Dai Pineapple Rice
Whole pineapples hollowed out and filled with a sweet mixture of sticky rice and fruit are an are an integral part of Dai minority cooks' meals in Xishuangbanna, a prefecture in China's Yunnan Province and are often served alongside the regions’ spicy grilled dishes. This very simple version, made with just pineapple, banana, and a bit of white sugar added to the rice, comes from Red Bean Garden Fish Farmstead restaurant.
Recipe from Cooking South of the Clouds—Recipes and Stories from China's Yunnan Province (Kyle, 2018)
- 1 cup white sticky rice (below)
- 2 1/2-lb. whole pineapple (about 7 inches tall and 13 inches in circumference)
- 4 inches of banana
- 1 to 3 tbsp. granulated sugar
White sticky rice
- 2 cups Thai sticky rice (sometimes labeled “sweet rice” or “glutinous rice”)
To make the sticky rice: Use a Thai sticky rice steamer or a pot and a fine-mesh steamer and cheesecloth, about 3-foot length. Put the sticky rice in a bowl with enough water to cover by 2 inches, and leave it to soak for 10 hours or overnight.
Drain away the soaking water, then add more water to the bowl and mix the rice well to rinse off the starch on the outside of the grains. Drain the rice, and repeat with more water until the liquid draining from the bowl runs clear.
Fill the pot of a traditional sticky rice cooker with 2 to 3 inches of water. Wet the basket and line it with a damp dish towel. (Alternatively, fill a medium stockpot with 2 to 3 inches of water and line a fine-mesh strainer with a damp cheesecloth.) Bring the water to a boil over high heat, then put the drained rice into the lined basket and use a spoon to spread it out as much as possible to form a thin layer. (You can fold the edges of the cloth over the rice to keep it from falling into the pot if necessary.)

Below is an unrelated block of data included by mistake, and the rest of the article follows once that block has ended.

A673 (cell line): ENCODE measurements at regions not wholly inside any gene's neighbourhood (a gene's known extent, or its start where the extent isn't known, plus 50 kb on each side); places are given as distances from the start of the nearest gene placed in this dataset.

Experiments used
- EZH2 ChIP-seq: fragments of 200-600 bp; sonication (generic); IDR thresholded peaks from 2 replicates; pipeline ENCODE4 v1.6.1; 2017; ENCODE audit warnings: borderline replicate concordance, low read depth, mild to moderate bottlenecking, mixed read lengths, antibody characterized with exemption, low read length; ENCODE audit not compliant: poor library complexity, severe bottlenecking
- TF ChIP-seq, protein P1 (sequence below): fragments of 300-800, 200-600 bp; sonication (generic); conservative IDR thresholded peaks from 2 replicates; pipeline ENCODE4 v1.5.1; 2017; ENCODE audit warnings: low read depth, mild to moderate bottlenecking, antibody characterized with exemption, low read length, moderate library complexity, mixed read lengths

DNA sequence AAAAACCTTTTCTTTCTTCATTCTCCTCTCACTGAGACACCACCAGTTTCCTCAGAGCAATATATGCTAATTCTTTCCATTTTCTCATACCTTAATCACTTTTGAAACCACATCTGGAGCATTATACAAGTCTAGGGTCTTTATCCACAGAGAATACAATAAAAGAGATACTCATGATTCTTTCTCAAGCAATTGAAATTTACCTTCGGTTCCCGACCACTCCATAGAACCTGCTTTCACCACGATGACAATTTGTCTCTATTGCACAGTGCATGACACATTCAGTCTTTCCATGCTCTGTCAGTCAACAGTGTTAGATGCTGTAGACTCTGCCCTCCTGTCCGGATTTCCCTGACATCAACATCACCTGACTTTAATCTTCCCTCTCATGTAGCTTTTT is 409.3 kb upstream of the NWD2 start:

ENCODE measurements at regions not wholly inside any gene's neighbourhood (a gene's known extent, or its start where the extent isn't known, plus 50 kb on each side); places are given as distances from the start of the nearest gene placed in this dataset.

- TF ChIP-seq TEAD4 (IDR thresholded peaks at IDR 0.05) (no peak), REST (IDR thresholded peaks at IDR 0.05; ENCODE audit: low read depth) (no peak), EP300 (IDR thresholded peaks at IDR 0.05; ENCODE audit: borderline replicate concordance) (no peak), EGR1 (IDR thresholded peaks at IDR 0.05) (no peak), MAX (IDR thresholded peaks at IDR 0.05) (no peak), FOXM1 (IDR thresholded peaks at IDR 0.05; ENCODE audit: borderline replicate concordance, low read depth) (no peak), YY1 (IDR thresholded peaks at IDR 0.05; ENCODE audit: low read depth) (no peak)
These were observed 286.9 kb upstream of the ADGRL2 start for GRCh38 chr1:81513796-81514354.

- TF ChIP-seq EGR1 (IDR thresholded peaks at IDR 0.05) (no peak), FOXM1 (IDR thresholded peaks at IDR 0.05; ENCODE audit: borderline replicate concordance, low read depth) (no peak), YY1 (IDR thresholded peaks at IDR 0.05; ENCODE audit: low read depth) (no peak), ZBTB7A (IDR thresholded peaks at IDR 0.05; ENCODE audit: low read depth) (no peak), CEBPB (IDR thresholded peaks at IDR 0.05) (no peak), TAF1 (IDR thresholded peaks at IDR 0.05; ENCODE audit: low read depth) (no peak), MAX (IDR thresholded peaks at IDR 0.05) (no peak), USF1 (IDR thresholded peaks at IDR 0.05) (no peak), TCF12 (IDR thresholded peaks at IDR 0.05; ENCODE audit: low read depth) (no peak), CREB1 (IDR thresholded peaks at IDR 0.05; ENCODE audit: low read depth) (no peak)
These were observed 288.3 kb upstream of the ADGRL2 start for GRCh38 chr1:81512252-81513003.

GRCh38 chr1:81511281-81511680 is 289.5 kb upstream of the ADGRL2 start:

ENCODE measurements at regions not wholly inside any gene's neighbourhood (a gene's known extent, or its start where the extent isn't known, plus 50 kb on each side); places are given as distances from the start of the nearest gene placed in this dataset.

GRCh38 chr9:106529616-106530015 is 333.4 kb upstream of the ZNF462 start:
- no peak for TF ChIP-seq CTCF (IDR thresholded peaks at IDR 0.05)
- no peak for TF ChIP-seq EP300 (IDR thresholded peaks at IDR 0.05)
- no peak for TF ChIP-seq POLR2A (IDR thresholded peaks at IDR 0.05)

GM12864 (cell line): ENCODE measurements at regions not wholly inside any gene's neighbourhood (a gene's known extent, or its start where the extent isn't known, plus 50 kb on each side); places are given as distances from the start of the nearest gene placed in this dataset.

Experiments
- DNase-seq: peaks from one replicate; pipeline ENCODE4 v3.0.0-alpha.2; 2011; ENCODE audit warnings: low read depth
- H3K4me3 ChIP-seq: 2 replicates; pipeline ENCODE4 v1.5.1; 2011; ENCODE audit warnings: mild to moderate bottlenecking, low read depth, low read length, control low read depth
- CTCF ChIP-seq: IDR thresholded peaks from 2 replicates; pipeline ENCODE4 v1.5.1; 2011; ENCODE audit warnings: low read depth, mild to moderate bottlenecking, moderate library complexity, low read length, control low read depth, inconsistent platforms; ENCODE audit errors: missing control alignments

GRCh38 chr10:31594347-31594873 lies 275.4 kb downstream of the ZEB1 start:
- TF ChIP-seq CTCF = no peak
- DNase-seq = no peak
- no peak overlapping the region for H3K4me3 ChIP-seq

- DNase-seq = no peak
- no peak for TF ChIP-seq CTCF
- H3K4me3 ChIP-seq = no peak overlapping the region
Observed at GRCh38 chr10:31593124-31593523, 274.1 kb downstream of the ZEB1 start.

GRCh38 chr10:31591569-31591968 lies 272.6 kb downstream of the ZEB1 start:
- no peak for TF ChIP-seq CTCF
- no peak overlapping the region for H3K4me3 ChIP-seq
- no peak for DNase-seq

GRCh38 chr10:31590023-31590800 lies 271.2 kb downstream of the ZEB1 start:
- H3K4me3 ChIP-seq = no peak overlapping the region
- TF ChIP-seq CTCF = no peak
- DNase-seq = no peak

Place the basket over the boiling water and cover it with a lid that fits into the basket but is large enough to cover all of the rice; the lid for a stockpot should work well. Cook the rice for 10 minutes, then use a wooden spoon to stir the rice and flip it over, so that it cooks evenly. Cover and continue to cook the rice for 5 more minutes, until it is tender but not mushy. Transfer the rice to a bowl, cover, and let sit for 15 minutes before serving.
To make the pineapple rice: Remove the top of the pineapple, cutting about 1 inch below the leaves; set the top aside. Hollow out the pineapple by cutting into the flesh about 1/2 inch from the skin, then angling the knife to cut the flesh out in chunks. Cut out and discard the firm core, and cut the rest of the chunks into pieces 1/2 inch wide or smaller. Set the hollowed-out pineapple aside.
When the rice is still warm, but cool enough to handle, transfer it to a mixing bowl. Add 1/2 cup of the cut-up pineapple, squeezing the fruit with your hands to break it into small pieces and release its juices into the rice. Add the banana and 1 to 3 tbsp. of sugar, depending on the sweetness of the pineapple (1 tbsp. if the fruit is candy-sweet, 3 tbsp. if it is fairly tart). Use your hands to mix everything together, kneading the mixture a bit to evenly distribute the fruit throughout the rice. Pack the mixture into the hollowed-out pineapple, filling it to the top.
Put the top of the pineapple back onto the body and secure it with toothpicks, or cover the filling with foil. In a tall pot fitted with a wire rack or a steamer basket, steam the stuffed pineapple for 10 minutes, until the rice inside is nice and sticky, and the flavors have blended. Let cool slightly and serve warm or at room temperature, in the pineapple. (If you don’t have a steamer pot deep enough to fit an upright pineapple, arrange a small cake pan or pie tin upside down in a large stockpot. A wok lid can be useful to cover a pot containing a too-tall pineapple.)photo by Josh Wand